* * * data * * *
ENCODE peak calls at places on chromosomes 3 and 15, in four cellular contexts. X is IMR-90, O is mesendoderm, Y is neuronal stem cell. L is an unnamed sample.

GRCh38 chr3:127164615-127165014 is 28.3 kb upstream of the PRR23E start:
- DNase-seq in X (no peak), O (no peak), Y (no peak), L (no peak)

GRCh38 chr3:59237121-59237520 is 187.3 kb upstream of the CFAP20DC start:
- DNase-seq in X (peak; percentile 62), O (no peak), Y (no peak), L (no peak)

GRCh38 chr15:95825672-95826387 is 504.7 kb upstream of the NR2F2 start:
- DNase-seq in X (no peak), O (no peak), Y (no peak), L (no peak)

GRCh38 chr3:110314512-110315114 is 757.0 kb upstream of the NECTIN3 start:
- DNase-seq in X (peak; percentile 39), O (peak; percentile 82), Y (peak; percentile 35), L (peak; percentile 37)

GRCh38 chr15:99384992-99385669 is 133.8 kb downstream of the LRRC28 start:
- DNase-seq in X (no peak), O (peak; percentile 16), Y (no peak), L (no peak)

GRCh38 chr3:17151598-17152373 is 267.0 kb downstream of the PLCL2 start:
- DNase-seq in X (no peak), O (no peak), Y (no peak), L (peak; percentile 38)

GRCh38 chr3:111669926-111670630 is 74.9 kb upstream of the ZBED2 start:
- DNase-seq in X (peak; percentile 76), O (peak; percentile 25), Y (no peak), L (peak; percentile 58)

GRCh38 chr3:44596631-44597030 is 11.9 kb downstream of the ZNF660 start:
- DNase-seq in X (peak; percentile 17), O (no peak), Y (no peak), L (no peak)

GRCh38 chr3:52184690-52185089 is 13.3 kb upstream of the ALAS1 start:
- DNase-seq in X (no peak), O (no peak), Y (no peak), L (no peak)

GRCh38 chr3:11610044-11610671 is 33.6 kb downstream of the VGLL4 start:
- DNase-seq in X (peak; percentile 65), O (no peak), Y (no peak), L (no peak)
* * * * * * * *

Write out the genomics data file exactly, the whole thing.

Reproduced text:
ENCODE peak calls at places on chromosomes 3 and 15, in four cellular contexts. X is IMR-90, O is mesendoderm, Y is neuronal stem cell. L is an unnamed sample.

GRCh38 chr3:127164615-127165014 is 28.3 kb upstream of the PRR23E start:
- DNase-seq in X (no peak), O (no peak), Y (no peak), L (no peak)

GRCh38 chr3:59237121-59237520 is 187.3 kb upstream of the CFAP20DC start:
- DNase-seq in X (peak; percentile 62), O (no peak), Y (no peak), L (no peak)

GRCh38 chr15:95825672-95826387 is 504.7 kb upstream of the NR2F2 start:
- DNase-seq in X (no peak), O (no peak), Y (no peak), L (no peak)

GRCh38 chr3:110314512-110315114 is 757.0 kb upstream of the NECTIN3 start:
- DNase-seq in X (peak; percentile 39), O (peak; percentile 82), Y (peak; percentile 35), L (peak; percentile 37)

GRCh38 chr15:99384992-99385669 is 133.8 kb downstream of the LRRC28 start:
- DNase-seq in X (no peak), O (peak; percentile 16), Y (no peak), L (no peak)

GRCh38 chr3:17151598-17152373 is 267.0 kb downstream of the PLCL2 start:
- DNase-seq in X (no peak), O (no peak), Y (no peak), L (peak; percentile 38)

GRCh38 chr3:111669926-111670630 is 74.9 kb upstream of the ZBED2 start:
- DNase-seq in X (peak; percentile 76), O (peak; percentile 25), Y (no peak), L (peak; percentile 58)

GRCh38 chr3:44596631-44597030 is 11.9 kb downstream of the ZNF660 start:
- DNase-seq in X (peak; percentile 17), O (no peak), Y (no peak), L (no peak)

GRCh38 chr3:52184690-52185089 is 13.3 kb upstream of the ALAS1 start:
- DNase-seq in X (no peak), O (no peak), Y (no peak), L (no peak)

GRCh38 chr3:11610044-11610671 is 33.6 kb downstream of the VGLL4 start:
- DNase-seq in X (peak; percentile 65), O (no peak), Y (no peak), L (no peak)